Coast Guard looks to Alaska for valuable recruits

North Slope Borough SAR open house

Coast Guard Chief Petty Officer Charley Fowler, an Air Station Kodiak rescue swimmer, talks to a young Barrow resident about the equipment he and other rescue swimmers use to save lives during the North Slope Borough open house event July 11, 2012, in Barrow, Alaska. U.S. Coast Guard photo by Chief Petty Officer Kip Wadlow.

The Coast Guard is more than ships and aircraft, it’s the diverse group of people who operate them and support those in the field. Every person brings different skill sets with them when they join the service. Those skill sets could range from being fluent in a second language to having a broad understanding of different cultures.

The Coast Guard operates throughout the nation, along our borders and conducts cultural exchanges with other countries. Our ability to effectively communicate cross-culturally with the mariners and the communities we encounter in these regions is critical to success. In the southern part of the country having Spanish speakers on staff is very helpful.

According to the U.S. Census Bureau’s 2010 count, in Alaska there are more than 200 federally recognized Alaska Native tribes and an estimated 139,762 Alaskan Natives statewide, speaking at least 20 different languages.

As Coast Guard operations in Alaska continue to grow and expand in the Arctic region it is extremely beneficial to have personnel who are culturally sensitive to speak one-on-one with the Alaska Native communities. These personnel carry an added degree of credibility with those who share their background, and helps in strengthening relationships and lays the foundation for a strong partnership in the future.

“The Alaska Native culture has a wealth of traditional knowledge and understanding in this region and we value their perspective and what they can teach us,” said Rear Adm. Thomas Ostebo, commander 17th Coast Guard District. “Being able to speak with them on their terms and in their language allows us to share information and build those positive relationships more effectively.”

The Coast Guard has 11 statutory missions. In the Arctic being able to communicate these and build strong relationships that benefit all involved is imperative. Arctic Shield 2012 was a period of sustained operations in the region that focused on operations, capability assessments, and outreach. That outreach ranged from bringing services to the villages, to conducting boating safety exams, and taking comments from locals on the effects of increased activity in the region. The main goals are same for all, protect the safety of life at sea, ensure the protection of the environment, facilitate commerce and protect our borders.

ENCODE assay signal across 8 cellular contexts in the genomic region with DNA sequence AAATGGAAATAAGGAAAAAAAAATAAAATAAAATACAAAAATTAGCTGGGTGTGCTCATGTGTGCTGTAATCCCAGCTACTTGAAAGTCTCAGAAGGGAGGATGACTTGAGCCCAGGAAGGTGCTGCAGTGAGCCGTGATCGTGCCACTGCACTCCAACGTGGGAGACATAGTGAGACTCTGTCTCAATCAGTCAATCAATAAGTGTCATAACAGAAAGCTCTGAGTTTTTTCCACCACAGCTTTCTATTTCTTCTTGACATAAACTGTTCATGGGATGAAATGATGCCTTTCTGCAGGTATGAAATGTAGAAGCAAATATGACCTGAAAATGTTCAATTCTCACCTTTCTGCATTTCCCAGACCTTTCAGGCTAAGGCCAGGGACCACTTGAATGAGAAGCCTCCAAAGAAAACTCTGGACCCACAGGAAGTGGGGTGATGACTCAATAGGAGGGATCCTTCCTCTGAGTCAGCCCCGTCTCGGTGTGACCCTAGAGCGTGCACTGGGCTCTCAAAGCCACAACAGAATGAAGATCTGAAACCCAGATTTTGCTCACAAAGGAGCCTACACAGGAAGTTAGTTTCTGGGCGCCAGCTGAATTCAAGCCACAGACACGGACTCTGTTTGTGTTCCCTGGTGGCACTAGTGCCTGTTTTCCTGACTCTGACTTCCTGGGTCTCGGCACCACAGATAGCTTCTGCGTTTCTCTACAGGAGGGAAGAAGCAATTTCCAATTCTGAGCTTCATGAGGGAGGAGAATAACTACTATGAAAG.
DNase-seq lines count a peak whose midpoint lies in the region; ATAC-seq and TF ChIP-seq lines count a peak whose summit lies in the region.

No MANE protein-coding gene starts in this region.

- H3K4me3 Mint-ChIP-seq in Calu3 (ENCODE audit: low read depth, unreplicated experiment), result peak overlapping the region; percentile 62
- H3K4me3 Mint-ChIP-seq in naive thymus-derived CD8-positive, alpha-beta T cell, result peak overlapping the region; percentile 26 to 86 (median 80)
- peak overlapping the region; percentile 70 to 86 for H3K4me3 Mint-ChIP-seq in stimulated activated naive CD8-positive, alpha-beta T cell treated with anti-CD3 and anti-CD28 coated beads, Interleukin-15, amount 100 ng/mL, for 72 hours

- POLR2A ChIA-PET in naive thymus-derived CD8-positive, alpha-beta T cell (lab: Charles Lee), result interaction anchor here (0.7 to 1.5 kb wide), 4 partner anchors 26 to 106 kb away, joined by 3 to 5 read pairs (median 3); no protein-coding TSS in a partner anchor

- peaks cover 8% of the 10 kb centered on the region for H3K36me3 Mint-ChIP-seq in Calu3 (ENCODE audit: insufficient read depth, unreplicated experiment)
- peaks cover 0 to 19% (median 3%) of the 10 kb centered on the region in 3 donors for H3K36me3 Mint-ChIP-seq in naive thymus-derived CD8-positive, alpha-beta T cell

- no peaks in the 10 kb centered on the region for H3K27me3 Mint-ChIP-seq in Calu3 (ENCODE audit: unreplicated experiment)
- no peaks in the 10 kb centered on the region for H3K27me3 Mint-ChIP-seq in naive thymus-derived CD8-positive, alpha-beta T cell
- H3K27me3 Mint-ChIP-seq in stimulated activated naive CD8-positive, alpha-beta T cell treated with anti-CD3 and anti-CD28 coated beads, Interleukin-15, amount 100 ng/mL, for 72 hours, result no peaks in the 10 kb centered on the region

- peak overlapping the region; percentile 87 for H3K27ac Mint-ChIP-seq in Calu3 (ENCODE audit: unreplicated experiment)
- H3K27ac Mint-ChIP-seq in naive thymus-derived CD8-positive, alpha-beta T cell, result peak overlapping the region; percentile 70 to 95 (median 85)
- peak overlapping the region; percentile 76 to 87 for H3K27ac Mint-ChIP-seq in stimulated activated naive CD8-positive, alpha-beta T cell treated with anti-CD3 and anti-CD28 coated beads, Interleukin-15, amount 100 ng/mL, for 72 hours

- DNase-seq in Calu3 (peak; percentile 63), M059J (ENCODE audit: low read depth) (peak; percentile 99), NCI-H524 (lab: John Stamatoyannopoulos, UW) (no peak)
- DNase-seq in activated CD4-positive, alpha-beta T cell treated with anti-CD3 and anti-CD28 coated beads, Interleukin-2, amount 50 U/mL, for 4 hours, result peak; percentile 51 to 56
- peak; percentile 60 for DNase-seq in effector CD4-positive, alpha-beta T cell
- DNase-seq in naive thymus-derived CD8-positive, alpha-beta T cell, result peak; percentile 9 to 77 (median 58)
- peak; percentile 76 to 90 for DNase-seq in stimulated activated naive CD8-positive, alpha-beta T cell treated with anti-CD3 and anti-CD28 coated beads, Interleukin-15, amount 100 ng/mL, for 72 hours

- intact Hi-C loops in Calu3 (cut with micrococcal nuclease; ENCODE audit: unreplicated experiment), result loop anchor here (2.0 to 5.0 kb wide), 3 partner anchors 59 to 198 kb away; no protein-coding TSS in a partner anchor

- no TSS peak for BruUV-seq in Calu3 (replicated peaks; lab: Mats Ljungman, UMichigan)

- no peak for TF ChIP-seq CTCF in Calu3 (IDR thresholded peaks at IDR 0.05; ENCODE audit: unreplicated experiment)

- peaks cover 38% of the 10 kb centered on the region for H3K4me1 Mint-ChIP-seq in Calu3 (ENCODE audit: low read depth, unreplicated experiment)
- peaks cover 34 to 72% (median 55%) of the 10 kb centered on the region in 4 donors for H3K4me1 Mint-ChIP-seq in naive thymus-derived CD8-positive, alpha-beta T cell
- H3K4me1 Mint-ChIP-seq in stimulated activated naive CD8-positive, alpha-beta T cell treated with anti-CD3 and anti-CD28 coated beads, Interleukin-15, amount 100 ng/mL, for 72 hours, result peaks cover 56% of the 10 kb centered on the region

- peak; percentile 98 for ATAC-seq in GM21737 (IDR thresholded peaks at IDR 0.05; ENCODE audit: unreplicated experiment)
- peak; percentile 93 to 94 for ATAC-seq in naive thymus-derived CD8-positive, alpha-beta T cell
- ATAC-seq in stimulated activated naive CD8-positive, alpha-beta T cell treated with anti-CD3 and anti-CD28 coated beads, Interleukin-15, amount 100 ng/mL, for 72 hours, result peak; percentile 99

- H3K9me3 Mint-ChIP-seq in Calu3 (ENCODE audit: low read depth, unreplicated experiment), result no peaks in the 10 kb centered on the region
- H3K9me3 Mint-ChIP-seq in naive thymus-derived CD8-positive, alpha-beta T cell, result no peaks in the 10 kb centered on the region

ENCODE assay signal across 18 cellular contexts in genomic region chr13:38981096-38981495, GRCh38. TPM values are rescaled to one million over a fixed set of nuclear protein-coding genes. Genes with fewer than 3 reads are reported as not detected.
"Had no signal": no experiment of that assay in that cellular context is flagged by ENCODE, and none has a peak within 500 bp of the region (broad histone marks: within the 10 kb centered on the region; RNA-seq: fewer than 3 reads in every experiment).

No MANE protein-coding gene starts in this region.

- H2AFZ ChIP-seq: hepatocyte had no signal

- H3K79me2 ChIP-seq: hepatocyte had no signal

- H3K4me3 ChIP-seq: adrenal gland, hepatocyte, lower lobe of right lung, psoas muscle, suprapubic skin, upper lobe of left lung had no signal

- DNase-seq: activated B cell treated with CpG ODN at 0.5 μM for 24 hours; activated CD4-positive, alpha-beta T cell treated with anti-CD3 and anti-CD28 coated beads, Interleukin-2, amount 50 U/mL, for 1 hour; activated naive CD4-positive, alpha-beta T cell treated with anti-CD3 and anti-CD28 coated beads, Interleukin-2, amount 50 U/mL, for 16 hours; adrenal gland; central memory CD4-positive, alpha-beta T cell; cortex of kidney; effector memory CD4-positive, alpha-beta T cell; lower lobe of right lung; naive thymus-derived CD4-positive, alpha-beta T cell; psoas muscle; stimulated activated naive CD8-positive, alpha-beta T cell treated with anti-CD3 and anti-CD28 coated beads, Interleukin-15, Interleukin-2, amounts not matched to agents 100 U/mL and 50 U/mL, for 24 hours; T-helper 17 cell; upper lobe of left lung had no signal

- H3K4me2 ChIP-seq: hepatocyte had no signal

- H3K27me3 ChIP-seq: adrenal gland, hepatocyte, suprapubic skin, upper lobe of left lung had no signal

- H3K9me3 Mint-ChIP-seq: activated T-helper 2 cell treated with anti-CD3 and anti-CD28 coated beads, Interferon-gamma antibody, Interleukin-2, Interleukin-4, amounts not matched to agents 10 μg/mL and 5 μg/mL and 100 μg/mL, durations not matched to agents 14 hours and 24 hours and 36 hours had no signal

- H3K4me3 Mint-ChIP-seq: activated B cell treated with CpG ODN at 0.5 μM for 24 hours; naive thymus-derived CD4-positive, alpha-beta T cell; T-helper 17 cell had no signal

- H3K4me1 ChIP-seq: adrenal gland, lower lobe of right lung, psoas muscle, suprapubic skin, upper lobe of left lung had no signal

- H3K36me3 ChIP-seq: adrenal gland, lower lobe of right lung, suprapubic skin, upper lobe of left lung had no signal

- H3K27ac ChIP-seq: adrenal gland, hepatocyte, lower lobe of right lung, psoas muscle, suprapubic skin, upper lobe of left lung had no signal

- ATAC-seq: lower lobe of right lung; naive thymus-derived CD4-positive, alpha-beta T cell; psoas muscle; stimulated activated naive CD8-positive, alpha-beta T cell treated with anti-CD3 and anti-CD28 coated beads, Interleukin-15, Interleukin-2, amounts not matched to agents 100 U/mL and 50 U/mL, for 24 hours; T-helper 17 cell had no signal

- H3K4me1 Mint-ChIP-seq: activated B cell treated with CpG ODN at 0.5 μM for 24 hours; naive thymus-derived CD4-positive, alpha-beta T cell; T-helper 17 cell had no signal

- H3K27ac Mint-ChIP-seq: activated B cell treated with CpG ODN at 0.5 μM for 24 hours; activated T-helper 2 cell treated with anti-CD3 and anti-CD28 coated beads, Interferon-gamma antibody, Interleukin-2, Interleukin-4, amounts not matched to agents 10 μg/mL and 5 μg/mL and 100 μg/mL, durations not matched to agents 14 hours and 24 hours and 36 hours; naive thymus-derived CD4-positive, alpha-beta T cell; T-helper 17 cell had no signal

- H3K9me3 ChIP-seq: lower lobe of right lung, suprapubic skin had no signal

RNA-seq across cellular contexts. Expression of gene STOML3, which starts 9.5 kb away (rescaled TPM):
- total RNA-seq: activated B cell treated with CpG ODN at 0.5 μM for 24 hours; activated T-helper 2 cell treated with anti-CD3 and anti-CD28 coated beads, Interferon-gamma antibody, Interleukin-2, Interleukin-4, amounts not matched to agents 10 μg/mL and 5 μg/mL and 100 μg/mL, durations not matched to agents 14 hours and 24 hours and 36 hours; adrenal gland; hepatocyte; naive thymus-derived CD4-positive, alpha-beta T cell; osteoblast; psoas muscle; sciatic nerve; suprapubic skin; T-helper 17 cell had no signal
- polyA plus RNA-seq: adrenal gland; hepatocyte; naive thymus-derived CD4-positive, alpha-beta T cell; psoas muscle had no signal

“We have many unique challenges to overcome in the Arctic and we need the knowledge and experience of our federal, state, local and tribal partners to achieve our goals,” said Ostebo.

Nome Mayor Denise Michels visits the Coast Guard Academy

U.S. Coast Guard Academy cadets pose for a photo with Nome Mayor Denise Michels at the U.S. Coast Guard Academy in New London, Conn., Nov. 27, 2012. Michels was invited by the Center for Maritime Policy and Strategy as the first invited speaker to the CMPS Dialogues and the Maritime Future series. U.S. Coast Guard photo by Petty Officer 3rd Class Diana Honings.

In November, Nome Mayor Denise Michels visited the Coast Guard Academy and discussed climate change, arctic development and the impacts on Alaskan Natives and communities with cadets and faculty throughout the week. Michels comments were so thought-provoking that a section has been added to the Coast Guard History course on both historical and present relationships between the Coast Guard and Alaskan Native communities.

“The future leaders of the Coast Guard, 17th District and commanders of future cutters and units in Alaska are in the Coast Guard Academy today,” said Michels. “It was a true honor to address the cadets and a once in a life time opportunity!”

There are several ways to join the Coast Guard. Most commonly candidates attend either eight-weeks of basic training at Cape May, N.J., and become enlisted or they attend the Coast Guard Academy in New London, Conn., for four years and become officers. There are also direct commission programs available depending on the candidate’s education and skills. A Coast Guard career is distinguished from many other jobs by the opportunity to serve one’s country. In return the Coast Guard provides competitive salary and benefits as well as personal growth opportunities to those who serve.

To find out more about joining the Coast Guard please visit or contact a recruiter in your area.

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